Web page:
A gentleman named Edward Reiss has been making some bold assertions concerning the unity (or lack thereof) that exists between the Catholic Church and a number of the Eastern Orthodox Churches in the comment box of a recent Beggars All thread.
Edward posted the following:
"You must also be aware of the RCC and EO teaching that Prots lack certain sacramental benefits to found only among those who have valid “orders”; so, I would say that obstacles do exist, but that they are not insurmountable obstacles."
To be fair, the Orthodox do not think you guys have valid orders, either. I don't want to go over this again, but your statement here seems to imply unity between the EOs and RCs which does not actually exist. (4:35 PM, DECEMBER 18, 2009.)
I took issue with his charge that “the Orthodox do not think you guys have valid orders”, providing commentary and links that questioned his position (feel free to read through the comments in the thread linked to above for full context). After 4 days of back and forth dialogue, Edward is still clinging on to his original charge as evidenced by his following comments posted yesterday afternoon:
"Once again, EO bishops are not in communion with the Bishop of Rome, yet this very fact does not preclude those bishops from having valid succession, ordination, and sacraments."
It does by EO lights, if not by RC lights.
"Do you think that all the valid ordinations of those bishops in communion with the Bishop of Rome became invalid with the excommunication of three papal legates in 1054? (Excommunications that have been rescinded.) "
They became invalid when, by EO lights, the Patriarch of Rome left the One True Church to follow his private interpretation of the Tradition. The idea that there is a valid succession not in fellowship woith the One True Church is simply not EO ecclesiology. But again, let us take this discussion out of the theoretical:Where do a simple majority of Patriarchs and/or bishops say RC orders are valid? (3:59PM, DECEMBER 22, 2009.)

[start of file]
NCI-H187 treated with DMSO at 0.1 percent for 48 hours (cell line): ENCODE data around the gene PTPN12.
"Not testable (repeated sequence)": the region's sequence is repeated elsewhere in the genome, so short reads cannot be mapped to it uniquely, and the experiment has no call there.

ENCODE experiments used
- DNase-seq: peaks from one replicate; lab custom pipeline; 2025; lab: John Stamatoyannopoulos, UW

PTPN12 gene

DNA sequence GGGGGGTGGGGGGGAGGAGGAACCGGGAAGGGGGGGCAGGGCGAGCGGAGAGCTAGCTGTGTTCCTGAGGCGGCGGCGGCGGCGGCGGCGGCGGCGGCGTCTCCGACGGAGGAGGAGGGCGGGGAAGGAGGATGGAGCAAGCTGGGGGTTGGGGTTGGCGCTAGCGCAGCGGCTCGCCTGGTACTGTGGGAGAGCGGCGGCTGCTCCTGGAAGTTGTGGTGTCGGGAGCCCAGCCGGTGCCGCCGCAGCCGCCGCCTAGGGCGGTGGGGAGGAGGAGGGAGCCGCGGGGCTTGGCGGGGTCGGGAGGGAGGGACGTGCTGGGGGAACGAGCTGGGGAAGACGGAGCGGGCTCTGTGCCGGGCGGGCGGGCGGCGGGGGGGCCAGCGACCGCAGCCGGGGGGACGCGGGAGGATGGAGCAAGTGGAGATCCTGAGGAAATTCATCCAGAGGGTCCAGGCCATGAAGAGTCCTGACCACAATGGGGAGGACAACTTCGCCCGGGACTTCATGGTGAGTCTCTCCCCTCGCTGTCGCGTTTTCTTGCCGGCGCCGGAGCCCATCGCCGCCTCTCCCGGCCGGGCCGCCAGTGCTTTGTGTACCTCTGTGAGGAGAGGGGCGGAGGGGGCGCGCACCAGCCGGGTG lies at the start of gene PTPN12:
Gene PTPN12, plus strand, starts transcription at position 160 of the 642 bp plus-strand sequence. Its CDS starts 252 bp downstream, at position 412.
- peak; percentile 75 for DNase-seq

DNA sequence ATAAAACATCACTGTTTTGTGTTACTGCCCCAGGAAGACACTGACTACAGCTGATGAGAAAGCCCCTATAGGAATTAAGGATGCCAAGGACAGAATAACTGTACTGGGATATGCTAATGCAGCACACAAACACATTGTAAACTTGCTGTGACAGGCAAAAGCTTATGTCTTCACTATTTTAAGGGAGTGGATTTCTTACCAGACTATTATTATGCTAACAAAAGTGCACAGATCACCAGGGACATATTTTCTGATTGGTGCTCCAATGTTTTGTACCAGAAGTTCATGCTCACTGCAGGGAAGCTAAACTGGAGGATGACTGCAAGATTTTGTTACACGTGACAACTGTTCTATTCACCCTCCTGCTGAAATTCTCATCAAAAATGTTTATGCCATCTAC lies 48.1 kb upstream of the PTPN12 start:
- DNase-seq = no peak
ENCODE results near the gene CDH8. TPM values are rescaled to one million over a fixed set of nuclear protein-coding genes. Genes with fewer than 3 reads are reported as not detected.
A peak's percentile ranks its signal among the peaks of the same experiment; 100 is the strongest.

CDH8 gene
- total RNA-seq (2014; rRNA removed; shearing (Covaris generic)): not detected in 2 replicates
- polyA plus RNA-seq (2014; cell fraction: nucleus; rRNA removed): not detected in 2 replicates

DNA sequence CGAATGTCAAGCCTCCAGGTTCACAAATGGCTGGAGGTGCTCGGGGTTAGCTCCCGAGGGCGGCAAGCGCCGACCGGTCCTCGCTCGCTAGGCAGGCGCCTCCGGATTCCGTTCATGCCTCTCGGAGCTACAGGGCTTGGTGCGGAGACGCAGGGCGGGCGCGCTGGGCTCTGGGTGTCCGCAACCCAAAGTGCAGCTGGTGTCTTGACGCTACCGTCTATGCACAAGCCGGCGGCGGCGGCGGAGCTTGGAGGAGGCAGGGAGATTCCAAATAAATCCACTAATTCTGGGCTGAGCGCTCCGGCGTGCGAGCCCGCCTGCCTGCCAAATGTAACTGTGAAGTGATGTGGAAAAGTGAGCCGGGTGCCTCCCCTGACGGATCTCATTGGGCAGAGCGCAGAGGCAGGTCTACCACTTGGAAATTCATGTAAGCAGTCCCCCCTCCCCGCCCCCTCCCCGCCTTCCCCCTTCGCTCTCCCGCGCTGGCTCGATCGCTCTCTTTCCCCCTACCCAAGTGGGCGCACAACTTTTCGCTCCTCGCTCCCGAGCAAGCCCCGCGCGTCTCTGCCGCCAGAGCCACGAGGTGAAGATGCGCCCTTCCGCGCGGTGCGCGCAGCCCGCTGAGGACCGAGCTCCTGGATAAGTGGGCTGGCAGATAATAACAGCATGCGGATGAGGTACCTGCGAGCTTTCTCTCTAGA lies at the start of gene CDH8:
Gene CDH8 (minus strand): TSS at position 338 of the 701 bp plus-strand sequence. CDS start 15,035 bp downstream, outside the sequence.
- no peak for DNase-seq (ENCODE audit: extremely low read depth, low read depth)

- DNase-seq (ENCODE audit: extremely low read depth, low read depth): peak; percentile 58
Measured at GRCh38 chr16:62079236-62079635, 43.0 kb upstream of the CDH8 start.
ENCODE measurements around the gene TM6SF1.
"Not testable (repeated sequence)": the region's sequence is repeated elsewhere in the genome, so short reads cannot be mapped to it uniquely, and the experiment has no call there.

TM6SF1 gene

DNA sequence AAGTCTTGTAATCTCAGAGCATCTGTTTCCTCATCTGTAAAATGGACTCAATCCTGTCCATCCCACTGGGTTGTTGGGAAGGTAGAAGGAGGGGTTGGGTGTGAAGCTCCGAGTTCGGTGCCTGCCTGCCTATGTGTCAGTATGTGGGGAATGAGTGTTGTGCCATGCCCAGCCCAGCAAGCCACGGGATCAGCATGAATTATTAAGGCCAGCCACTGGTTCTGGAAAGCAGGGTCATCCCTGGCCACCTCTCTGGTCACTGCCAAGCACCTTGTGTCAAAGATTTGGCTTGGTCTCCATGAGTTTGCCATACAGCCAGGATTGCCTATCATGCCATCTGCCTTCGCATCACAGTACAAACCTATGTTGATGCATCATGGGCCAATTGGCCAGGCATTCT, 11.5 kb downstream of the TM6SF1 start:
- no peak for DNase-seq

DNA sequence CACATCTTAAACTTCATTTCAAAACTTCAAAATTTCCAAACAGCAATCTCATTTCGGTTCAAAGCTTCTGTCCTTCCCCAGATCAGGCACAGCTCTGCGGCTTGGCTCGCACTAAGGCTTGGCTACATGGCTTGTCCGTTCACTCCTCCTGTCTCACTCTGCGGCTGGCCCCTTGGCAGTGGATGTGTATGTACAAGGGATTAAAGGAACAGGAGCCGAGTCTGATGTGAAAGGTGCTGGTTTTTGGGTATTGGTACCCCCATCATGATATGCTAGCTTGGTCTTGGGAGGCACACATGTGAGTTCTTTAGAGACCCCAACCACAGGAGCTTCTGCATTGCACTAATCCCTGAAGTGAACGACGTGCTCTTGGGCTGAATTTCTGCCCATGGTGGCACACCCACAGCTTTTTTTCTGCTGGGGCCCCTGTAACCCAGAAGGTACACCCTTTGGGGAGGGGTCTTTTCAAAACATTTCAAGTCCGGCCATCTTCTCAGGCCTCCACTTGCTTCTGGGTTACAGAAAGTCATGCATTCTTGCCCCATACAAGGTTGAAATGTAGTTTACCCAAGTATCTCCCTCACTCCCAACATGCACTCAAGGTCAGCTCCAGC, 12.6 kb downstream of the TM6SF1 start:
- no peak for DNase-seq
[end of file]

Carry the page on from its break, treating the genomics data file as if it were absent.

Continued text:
Given the length of my following response to Edward, I felt it best to post it here at Articuli Fidei:
From the Vatican II document, Orientalium Ecclesiarum we read:
25. If any separated Eastern Christian should, under the guidance of the grace of the Holy Spirit, join himself to the unity of Catholics, no more should be required of him than what a bare profession of the Catholic faith demands. Eastern clerics, seeing that a valid priesthood is preserved among them, are permitted to exercise the Orders they possess on joining the unity of the Catholic Church, in accordance with the regulations established by the competent authority. (Online access HERE - bold emphasis mine.)
From the “Balamand Statement” we read:
12) Because of the way in which Catholics and Orthodox once again consider each other in relationship to the mystery of the Church and discover each other once again as Sister Churches, this form of "missionary apostolate" described above, and which has been called "uniatism", can no longer be accepted either as a method to be followed nor as a model of the unity our Churches are seeking.